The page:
Tuesday, January 18, 2022

Saint-Petersburg is famous for its religious architecture. There are more than 200 churches and cathedrals in the city. Each has historical background and recommended to visit. During this excursion you will visit tree main cathedrals of St.Petersburg and learn about its history. 

St.Isaac’s Cathedral, Kazan Cathedral and Savior-on-the-Blood are tree of biggest cathedrals in Saint-Petersburg. They are functioning and open for public.


 Исаакиевский соборSt.Isaac’s Cathedral locates in the city center near Admiralty. Cathedral was built between 1818 and 1858 as the cathedral of Russian Orthodox Church by young French architect Montferrand. The temple became the city's main cathedral where the grand celebrations, impressive divine services and christenings of the members of the royal family were held.

St. Isaac's Cathedral is the forth largest domed cathedral in the world, after the Cathedral of St. Peter in Rome, the Cathedral of St. Paul in London and the Cathedral of St. Maria in Florence.  St. Isaac's Cathedral  is 101 meters height, on the top of church the colonnade is placed. The visitors are invited to climb the colonnade of the cathedral and enjoy the view of the center of Saint Petersburg and Finsky Gulf from the 43-meter height.   The interior decor of the cathedral features an abundant use of paintings, mosaic works and sculptures made by well-known Russian artists and sculptors, such as Bryullov, Klodt, Pimenov and others.

Under the Soviets St. Isaac cathedral housed the Museum of Atheism and the Исаакиевский соборbuilding got a status of an architectural monument. During World War II cathedral had no serious damage but still nowadays one can see the marks of splinters on the columns of the cathedral.  Today St. Isaac's Cathedral is one of the best Russian cathedrals and one of the most popular museums in Saint Petersburg.



 Казанский соборKazan Cathedral is situated on Nevsy Prospect. It has name after the miracle-working icon of Our Lady of Kazan. Building of the Cathedral started in 1801 and according to the wish of Paul I it should remind the St.Peter’s Cathedral in Rome. Appointed architect for this work was Voronikhin.

The Cathedral of Our Lady of Kazan was planned in the shape of the Latin cross. In keeping with the church canons, the altar of the cathedral was to face eastwards, hence the main entrance and the facade faced westwards. Thus the main street of the city, Nevsky Prospect, was to front the side facade of the cathedral, and not the main one. Voronikhin solved the problem by supplying the cathedral with a grand semicircular colonnade facing onto Nevsky Prospect. The wings of the colonnade that form a square in front of the cathedral have monumental portals at the ends, simultaneously serving as passageways. VorКазанский соборonikhin intended to put up a similar colonnade facing south but he hadn’t chance because of Patriotic War. The construction of Kazan Cathedral was finished by 1811.

During the Patriotic war the temple was turned into the treasury of the victory relics and became a sort of museum of Russian war glory. In 1813 in the Cathedral field-marshal Kutuzov was buried and the memorial significance of the cathedral increased considerably. After the Revolution of 1917 the Soviet Government took the Cathedral from Russian Orthodox Church and adjusted the unique building to the Museum of the History of Religion and Atheism that was opened to the public in 1932.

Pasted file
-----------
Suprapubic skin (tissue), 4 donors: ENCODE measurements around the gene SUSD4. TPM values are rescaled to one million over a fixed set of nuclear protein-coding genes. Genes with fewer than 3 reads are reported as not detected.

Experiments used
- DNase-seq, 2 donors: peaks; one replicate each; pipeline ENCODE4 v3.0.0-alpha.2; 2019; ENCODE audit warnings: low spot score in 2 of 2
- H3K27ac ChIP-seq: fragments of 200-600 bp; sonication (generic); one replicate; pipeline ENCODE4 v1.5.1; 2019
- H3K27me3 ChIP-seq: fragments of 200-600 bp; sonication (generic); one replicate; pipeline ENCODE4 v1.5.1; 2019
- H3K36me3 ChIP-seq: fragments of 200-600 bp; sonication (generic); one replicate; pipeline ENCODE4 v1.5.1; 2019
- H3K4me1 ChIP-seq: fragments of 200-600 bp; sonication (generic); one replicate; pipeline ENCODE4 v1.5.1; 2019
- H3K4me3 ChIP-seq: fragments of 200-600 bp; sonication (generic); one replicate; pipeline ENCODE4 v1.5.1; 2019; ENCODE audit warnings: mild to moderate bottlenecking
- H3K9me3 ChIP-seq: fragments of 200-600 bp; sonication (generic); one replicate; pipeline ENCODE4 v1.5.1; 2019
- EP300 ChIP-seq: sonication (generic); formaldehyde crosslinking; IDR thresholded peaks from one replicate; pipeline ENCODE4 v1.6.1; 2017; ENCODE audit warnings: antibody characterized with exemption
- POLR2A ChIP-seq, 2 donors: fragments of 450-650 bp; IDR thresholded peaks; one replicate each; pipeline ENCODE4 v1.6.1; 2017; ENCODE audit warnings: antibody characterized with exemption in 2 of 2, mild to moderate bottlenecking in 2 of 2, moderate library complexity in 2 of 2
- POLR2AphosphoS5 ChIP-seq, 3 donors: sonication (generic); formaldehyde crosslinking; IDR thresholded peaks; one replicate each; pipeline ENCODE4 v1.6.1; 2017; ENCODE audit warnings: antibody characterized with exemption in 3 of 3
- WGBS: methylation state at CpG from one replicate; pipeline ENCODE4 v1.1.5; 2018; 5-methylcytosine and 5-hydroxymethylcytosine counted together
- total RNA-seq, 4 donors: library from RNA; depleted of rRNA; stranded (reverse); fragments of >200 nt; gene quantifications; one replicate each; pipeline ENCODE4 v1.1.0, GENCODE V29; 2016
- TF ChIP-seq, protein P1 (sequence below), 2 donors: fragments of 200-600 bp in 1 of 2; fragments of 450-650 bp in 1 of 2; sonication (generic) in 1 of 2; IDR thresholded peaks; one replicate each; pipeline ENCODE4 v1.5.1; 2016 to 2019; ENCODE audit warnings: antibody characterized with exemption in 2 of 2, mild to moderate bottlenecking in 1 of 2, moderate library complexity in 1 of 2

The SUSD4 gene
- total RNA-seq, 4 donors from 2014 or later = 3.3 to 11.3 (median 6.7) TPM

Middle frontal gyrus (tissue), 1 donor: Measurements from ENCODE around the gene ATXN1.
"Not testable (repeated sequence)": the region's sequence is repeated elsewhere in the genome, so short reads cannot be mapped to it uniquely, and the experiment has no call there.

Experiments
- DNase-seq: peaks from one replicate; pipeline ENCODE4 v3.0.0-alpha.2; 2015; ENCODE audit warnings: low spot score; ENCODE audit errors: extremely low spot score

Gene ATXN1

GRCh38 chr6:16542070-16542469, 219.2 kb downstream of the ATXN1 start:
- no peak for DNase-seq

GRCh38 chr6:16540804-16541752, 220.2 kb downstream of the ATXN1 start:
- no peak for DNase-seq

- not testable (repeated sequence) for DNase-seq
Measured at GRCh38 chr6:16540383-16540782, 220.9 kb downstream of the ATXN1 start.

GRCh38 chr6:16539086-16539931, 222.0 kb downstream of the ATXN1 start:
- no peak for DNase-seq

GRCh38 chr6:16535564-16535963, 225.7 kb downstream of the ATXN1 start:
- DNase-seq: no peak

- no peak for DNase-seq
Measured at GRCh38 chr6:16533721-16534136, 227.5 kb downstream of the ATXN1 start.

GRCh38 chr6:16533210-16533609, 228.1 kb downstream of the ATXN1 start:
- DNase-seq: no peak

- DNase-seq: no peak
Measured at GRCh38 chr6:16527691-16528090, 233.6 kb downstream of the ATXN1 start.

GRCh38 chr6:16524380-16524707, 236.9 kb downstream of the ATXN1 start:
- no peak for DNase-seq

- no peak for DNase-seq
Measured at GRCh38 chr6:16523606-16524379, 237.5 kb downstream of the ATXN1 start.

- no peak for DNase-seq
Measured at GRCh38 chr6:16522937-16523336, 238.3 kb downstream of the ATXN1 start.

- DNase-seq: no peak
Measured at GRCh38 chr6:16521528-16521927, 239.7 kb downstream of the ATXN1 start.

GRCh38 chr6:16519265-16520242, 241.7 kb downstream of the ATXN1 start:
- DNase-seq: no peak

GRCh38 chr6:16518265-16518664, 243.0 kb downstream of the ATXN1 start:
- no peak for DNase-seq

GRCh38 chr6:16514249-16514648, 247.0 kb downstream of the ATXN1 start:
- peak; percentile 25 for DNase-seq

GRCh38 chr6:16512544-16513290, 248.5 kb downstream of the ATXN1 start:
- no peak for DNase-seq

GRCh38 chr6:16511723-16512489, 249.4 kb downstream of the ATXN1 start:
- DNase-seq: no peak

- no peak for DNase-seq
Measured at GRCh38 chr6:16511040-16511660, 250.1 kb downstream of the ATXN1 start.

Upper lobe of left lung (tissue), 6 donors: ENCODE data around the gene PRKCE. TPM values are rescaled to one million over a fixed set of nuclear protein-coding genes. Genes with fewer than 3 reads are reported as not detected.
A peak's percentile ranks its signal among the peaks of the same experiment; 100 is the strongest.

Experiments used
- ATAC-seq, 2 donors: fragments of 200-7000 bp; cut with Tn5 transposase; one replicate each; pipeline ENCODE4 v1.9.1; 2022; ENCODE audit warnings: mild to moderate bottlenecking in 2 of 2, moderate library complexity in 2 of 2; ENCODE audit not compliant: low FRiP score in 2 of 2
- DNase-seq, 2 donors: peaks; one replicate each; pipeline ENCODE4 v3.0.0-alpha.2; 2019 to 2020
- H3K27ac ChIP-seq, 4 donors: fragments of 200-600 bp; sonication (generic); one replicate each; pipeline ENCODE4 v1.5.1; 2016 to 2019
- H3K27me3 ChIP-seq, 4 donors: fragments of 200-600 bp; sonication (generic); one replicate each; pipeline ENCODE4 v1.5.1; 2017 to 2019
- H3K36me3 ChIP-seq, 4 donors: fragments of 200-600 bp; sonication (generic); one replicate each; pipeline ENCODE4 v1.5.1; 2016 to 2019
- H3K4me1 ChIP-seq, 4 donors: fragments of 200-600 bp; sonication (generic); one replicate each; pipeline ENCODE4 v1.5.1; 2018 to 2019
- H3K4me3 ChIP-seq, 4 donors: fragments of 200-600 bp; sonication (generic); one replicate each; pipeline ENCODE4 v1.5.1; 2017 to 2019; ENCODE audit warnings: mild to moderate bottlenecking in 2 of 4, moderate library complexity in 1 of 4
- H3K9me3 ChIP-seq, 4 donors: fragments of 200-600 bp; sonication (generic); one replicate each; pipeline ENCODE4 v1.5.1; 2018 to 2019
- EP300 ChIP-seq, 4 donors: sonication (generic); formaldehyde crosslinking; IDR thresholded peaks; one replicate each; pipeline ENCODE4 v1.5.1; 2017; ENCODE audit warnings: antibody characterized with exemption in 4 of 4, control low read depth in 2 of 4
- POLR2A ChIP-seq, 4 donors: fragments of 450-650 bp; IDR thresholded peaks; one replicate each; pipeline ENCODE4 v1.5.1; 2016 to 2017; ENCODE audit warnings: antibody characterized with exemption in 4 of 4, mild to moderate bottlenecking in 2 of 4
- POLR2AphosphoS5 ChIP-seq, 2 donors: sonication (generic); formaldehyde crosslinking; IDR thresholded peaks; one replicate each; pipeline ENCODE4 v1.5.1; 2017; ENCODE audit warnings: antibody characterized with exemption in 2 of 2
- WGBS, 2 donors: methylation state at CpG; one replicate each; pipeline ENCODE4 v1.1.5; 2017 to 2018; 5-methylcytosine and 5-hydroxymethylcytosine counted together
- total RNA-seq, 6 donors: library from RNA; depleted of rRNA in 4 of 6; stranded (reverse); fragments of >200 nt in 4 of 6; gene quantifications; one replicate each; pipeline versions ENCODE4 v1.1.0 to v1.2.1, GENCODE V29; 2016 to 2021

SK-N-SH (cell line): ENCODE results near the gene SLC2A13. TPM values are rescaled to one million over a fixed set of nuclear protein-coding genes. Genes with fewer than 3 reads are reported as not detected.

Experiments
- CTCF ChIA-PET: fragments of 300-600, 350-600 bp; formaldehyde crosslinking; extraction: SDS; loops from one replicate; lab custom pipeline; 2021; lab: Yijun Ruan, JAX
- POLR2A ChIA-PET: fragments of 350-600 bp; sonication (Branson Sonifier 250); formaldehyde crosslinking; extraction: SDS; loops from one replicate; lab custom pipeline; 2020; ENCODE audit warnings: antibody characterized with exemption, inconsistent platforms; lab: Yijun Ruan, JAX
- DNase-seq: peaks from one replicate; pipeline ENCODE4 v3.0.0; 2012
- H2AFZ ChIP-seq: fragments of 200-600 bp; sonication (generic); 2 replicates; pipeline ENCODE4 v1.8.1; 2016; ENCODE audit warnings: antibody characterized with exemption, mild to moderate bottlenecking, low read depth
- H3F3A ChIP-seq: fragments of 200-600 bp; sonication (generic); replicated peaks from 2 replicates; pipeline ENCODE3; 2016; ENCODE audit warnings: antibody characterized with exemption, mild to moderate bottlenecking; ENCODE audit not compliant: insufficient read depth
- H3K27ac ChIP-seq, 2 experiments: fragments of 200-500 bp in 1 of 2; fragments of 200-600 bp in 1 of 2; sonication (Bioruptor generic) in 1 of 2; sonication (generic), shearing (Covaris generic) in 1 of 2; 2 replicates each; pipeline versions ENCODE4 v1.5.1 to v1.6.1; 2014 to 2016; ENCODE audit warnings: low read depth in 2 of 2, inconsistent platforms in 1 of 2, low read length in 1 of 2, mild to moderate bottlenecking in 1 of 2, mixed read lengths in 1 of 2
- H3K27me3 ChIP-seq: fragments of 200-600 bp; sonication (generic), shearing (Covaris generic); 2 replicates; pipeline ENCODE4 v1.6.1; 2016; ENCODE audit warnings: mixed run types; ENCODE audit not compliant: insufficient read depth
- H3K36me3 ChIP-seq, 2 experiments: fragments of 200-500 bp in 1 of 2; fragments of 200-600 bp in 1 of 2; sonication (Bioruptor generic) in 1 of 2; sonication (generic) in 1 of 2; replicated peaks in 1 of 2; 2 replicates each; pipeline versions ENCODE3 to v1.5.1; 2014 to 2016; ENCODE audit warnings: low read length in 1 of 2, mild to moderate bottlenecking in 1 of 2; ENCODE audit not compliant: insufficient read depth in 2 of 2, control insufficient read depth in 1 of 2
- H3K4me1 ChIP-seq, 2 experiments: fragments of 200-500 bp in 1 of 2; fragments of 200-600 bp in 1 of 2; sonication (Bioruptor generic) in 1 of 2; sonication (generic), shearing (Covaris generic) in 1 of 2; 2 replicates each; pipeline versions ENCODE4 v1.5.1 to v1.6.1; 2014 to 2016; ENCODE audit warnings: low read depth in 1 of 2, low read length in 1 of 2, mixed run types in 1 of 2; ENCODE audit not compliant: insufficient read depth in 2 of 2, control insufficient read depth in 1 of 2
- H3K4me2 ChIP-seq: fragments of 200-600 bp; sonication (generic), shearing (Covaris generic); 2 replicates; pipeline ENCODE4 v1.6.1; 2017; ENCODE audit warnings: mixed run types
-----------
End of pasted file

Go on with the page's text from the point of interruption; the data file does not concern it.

In 1990 after more than a 70-years break the divine service was held in the Cathedral of Our Lady of Kazan.


Спас-на-КровиCathedral of Our Savior on the Spilled Blood is one of the most beautiful cathedrals in St.Petersburg. It was erected on the place where Russian Emperor Alexander II was murdered in 1881. The tsar was mortally wounded by the terrorists from the People's Will revolutionist organization. Soon after that it was decided to construct the cathedral to commemorate the tsar-liberator. The architect for this project was Alfred Parland. He worked together with the archimandrite of the Troitse-Sergiev Lavra, Ignatiy.


Спас-на-КровиThe cathedral was constructed in the style of the 16th-17th century Russian architecture and has a lot in common with the Church of St. Basil the Blessed that stands on the Red Square in Moscow. The rich mosaics that cover the walls of the cathedral both inside and outside are of a great value. The mosaic panels were made in Frolov's workshop to the originals by outstanding Russian artists. On the socle of the cathedral, there are 20 granite desks, dedicated to the major events and reforms of the ruling of Alexander II. The cathedral comprises the place, where the tsar was murdered. One can see the preserved fragments of railings and the pavement and some cobblestones of the carriageway where the Emperor fell bleeding profusely.

 The Savior-on-the-Blood was greatly damaged under the Soviets. It was used as storehouse. During the Great Patriotic War here was a morgue.  The Cathedral was under the reconstruction for 40 years till 1997. In 1997 it was opened for public as museum. In 2004  the divine service was held in Cathedral. 



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